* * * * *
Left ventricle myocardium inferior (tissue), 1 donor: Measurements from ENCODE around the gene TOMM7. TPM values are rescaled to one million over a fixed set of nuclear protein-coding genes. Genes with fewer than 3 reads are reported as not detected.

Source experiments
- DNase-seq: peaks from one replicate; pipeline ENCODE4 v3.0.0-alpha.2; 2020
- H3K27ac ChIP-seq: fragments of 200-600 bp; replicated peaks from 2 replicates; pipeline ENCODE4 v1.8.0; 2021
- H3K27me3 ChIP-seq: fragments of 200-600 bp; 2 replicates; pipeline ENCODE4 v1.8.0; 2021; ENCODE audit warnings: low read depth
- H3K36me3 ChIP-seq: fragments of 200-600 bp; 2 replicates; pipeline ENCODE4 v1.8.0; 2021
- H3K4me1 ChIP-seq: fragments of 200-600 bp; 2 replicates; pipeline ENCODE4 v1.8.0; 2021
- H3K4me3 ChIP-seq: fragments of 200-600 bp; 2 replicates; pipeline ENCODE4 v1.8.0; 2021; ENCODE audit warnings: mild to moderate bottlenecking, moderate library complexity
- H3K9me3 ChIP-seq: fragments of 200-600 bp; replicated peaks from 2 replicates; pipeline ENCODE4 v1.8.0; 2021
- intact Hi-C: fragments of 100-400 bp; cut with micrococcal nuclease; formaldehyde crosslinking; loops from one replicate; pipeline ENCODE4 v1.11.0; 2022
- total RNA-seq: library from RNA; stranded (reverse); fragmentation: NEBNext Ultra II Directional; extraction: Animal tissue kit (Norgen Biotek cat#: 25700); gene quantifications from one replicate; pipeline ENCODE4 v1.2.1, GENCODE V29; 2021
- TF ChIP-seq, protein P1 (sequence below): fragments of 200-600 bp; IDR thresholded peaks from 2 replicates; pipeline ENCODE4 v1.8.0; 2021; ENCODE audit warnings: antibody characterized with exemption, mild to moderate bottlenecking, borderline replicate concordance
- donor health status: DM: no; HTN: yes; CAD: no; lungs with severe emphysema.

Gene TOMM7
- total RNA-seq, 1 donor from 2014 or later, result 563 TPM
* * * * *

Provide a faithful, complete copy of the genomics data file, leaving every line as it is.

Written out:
Left ventricle myocardium inferior (tissue), 1 donor: Measurements from ENCODE around the gene TOMM7. TPM values are rescaled to one million over a fixed set of nuclear protein-coding genes. Genes with fewer than 3 reads are reported as not detected.

Source experiments
- DNase-seq: peaks from one replicate; pipeline ENCODE4 v3.0.0-alpha.2; 2020
- H3K27ac ChIP-seq: fragments of 200-600 bp; replicated peaks from 2 replicates; pipeline ENCODE4 v1.8.0; 2021
- H3K27me3 ChIP-seq: fragments of 200-600 bp; 2 replicates; pipeline ENCODE4 v1.8.0; 2021; ENCODE audit warnings: low read depth
- H3K36me3 ChIP-seq: fragments of 200-600 bp; 2 replicates; pipeline ENCODE4 v1.8.0; 2021
- H3K4me1 ChIP-seq: fragments of 200-600 bp; 2 replicates; pipeline ENCODE4 v1.8.0; 2021
- H3K4me3 ChIP-seq: fragments of 200-600 bp; 2 replicates; pipeline ENCODE4 v1.8.0; 2021; ENCODE audit warnings: mild to moderate bottlenecking, moderate library complexity
- H3K9me3 ChIP-seq: fragments of 200-600 bp; replicated peaks from 2 replicates; pipeline ENCODE4 v1.8.0; 2021
- intact Hi-C: fragments of 100-400 bp; cut with micrococcal nuclease; formaldehyde crosslinking; loops from one replicate; pipeline ENCODE4 v1.11.0; 2022
- total RNA-seq: library from RNA; stranded (reverse); fragmentation: NEBNext Ultra II Directional; extraction: Animal tissue kit (Norgen Biotek cat#: 25700); gene quantifications from one replicate; pipeline ENCODE4 v1.2.1, GENCODE V29; 2021
- TF ChIP-seq, protein P1 (sequence below): fragments of 200-600 bp; IDR thresholded peaks from 2 replicates; pipeline ENCODE4 v1.8.0; 2021; ENCODE audit warnings: antibody characterized with exemption, mild to moderate bottlenecking, borderline replicate concordance
- donor health status: DM: no; HTN: yes; CAD: no; lungs with severe emphysema.

Gene TOMM7
- total RNA-seq, 1 donor from 2014 or later, result 563 TPM